Each time something goes wrong in your life, something else is going right. Good and bad have always complimented one another. Yet, in our society, we tend to only focus on the bad.
For example, researchers investigate the minds of serial killers. However, they spend hardly any time on investigating why other people are not serial killers.
Our society is obsessed with finding out what is wrong with ourselves, our communities and our world. We want to put a diagnosis on everything, thinking that will explain our negative actions and reactions.
Only in the last two decades has there been an interest in finding out what makes people think and act positively. Figuring out what makes people happy or content or anti-violence could be huge. Then we could focus on recovery strategies based on this information.
Positive Psychology is the name of this field of study.
What is Applied Positive Psychology
Positive psychology is based on science and often uses the scientific method to make analyses. It is simply taking the flip side of traditional psychology (figuring out what makes us depressed, anxious, etc.) and focusing on positive attributes (what makes us feel pleasure, positive thinking, happiness).
Just like researchers who study unpleasant symptoms, positive psychologists study pleasing symptoms. They then apply what they find to the treatment of people seeking a better well-being. While it may seem they are trying to push aside traditional therapies, this is not the case.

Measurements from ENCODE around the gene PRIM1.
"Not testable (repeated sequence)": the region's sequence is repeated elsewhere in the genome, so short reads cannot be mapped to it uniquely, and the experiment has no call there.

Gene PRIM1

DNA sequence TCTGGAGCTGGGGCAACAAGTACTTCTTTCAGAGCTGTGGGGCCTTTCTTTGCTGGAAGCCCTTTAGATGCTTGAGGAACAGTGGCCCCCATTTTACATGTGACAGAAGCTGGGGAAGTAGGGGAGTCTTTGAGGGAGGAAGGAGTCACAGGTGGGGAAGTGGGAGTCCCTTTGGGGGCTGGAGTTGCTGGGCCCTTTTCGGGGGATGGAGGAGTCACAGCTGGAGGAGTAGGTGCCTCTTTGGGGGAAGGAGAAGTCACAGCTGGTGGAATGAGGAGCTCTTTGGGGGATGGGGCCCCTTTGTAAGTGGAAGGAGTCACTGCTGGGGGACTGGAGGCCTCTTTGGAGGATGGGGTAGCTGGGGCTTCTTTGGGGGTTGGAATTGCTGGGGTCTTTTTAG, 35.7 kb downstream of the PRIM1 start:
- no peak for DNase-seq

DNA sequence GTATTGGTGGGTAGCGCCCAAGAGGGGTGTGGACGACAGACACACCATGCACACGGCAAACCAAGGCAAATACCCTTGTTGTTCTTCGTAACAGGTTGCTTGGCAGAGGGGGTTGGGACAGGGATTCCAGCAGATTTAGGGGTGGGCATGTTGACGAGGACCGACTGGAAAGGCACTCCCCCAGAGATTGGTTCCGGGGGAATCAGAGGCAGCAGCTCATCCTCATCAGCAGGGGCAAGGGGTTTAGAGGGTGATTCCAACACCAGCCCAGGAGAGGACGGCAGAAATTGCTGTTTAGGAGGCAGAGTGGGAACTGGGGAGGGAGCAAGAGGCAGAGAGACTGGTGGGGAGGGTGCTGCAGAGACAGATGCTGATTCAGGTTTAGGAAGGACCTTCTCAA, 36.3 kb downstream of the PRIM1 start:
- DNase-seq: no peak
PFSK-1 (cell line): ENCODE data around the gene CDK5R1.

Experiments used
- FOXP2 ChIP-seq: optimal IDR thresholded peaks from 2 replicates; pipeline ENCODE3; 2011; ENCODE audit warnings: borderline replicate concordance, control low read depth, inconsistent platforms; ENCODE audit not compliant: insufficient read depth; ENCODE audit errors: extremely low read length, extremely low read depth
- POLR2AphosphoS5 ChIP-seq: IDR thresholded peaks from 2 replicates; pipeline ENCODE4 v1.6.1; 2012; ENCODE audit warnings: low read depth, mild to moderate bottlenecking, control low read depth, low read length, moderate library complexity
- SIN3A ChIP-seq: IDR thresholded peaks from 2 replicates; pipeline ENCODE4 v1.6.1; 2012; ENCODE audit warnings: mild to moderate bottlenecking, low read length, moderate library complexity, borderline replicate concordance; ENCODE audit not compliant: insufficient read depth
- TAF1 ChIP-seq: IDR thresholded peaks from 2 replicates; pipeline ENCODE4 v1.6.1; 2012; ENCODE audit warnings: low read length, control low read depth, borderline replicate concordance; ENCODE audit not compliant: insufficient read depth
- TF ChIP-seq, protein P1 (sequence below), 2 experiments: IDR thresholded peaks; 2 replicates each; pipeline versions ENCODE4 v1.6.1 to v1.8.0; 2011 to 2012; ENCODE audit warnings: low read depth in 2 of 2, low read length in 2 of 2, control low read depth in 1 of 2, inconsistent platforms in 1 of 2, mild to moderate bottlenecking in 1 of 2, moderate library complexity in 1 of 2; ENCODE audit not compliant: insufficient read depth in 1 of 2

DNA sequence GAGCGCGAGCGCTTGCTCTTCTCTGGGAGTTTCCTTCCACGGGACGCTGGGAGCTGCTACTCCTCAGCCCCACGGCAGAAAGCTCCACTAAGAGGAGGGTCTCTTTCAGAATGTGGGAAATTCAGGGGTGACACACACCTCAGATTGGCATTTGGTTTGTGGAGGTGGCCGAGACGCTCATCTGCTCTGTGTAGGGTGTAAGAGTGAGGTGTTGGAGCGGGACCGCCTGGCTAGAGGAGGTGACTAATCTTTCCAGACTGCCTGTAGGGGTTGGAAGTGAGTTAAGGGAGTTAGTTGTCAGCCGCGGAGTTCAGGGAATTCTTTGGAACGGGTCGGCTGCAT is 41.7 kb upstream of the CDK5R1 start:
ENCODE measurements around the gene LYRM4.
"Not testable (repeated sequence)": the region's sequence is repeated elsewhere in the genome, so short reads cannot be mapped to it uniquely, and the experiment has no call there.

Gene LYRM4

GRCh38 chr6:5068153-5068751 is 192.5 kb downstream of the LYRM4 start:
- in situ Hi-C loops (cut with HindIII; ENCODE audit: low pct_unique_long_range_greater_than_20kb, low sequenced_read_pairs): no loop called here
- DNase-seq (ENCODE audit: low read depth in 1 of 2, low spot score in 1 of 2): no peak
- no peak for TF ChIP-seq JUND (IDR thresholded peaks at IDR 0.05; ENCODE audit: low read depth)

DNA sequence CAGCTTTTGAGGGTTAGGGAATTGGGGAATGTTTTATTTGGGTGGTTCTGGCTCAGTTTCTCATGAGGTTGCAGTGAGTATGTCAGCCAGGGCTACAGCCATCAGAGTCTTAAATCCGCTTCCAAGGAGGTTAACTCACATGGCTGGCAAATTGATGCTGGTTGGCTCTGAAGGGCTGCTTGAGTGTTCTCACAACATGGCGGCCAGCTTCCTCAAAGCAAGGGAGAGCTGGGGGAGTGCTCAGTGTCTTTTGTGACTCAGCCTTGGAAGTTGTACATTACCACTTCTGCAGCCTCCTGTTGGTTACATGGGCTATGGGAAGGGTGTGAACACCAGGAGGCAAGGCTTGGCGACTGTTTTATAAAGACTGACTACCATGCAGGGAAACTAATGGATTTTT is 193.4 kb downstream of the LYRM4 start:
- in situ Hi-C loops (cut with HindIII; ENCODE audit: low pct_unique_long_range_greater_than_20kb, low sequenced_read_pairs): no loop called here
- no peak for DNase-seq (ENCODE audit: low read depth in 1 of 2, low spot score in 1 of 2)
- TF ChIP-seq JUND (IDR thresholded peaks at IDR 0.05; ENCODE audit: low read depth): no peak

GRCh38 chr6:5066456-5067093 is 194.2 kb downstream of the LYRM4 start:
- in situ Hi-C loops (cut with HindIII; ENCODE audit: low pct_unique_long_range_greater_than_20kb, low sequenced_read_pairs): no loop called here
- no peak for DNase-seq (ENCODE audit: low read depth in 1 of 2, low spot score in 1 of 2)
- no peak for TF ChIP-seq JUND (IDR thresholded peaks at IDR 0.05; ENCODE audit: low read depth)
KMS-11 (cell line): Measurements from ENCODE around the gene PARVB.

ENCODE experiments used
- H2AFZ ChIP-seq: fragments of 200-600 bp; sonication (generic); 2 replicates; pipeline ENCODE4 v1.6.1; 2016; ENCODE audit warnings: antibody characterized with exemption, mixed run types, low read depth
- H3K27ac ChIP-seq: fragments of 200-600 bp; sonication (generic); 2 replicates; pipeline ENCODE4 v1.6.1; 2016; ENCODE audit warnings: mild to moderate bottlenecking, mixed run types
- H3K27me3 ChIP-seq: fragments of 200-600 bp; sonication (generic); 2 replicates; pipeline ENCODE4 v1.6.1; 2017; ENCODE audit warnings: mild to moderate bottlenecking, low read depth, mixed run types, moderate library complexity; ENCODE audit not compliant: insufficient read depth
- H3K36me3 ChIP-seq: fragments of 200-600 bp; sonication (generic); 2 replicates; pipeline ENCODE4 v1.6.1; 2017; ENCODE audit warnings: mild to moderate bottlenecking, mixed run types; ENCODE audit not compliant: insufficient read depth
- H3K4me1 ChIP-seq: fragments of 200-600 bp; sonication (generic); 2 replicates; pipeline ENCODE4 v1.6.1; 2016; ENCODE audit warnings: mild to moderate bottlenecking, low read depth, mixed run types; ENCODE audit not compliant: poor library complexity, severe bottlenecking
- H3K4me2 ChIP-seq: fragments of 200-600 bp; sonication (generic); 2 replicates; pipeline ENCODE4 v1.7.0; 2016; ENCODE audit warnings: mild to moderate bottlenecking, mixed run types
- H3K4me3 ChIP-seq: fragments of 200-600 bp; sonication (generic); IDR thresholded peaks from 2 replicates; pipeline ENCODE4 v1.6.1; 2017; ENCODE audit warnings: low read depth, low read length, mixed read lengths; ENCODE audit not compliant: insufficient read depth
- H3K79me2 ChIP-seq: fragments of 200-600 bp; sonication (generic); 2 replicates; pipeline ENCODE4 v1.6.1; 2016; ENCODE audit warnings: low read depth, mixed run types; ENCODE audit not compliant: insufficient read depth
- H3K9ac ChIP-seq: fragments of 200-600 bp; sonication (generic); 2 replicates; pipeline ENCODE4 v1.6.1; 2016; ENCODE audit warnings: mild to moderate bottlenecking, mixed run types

The two therapies can go hand in hand to help those suffering from a mental illness. There are many benefits of applied positive psychology. Seven are listed below.
Compliments Traditional Psychology
If you go to therapy with symptoms of mild depression due to a recent breakup, the therapist can choose between three paths. One, they can help you focus on your dysfunction, why you are depressed. They can give you a diagnosis, maybe some medication and see you again next week.
They can focus on what is functioning well in your life. The therapist can teach you how to look on the brighter side of life. They help you find the reasons that make life worth living for you. Or, they canpair both styles of psychology.
Good therapists will always address immediate needs and concerns of clients. But when only giving attention to your depressive symptoms, you are likely to stay focused on those negative symptoms.
Once the negative symptoms have been addressed, redirecting your attention to the positives in your life will allow you to feel the hope of a better future.
Encourages Commitment to Health
There are times when someone with mental illness feels like giving up. This is understandable when all that is being addressed is negative outcomes, negative behaviors, or negative past experiences.
Positive psychology, when applied alongside traditional therapy, strives to help a person get committed to improving their situation through various goals.
The Positive Psychology Institute claims the goals of this technique is to help people feel they have a greater purpose. They are taught to seek experiences that give back to the community and extend past their own illness.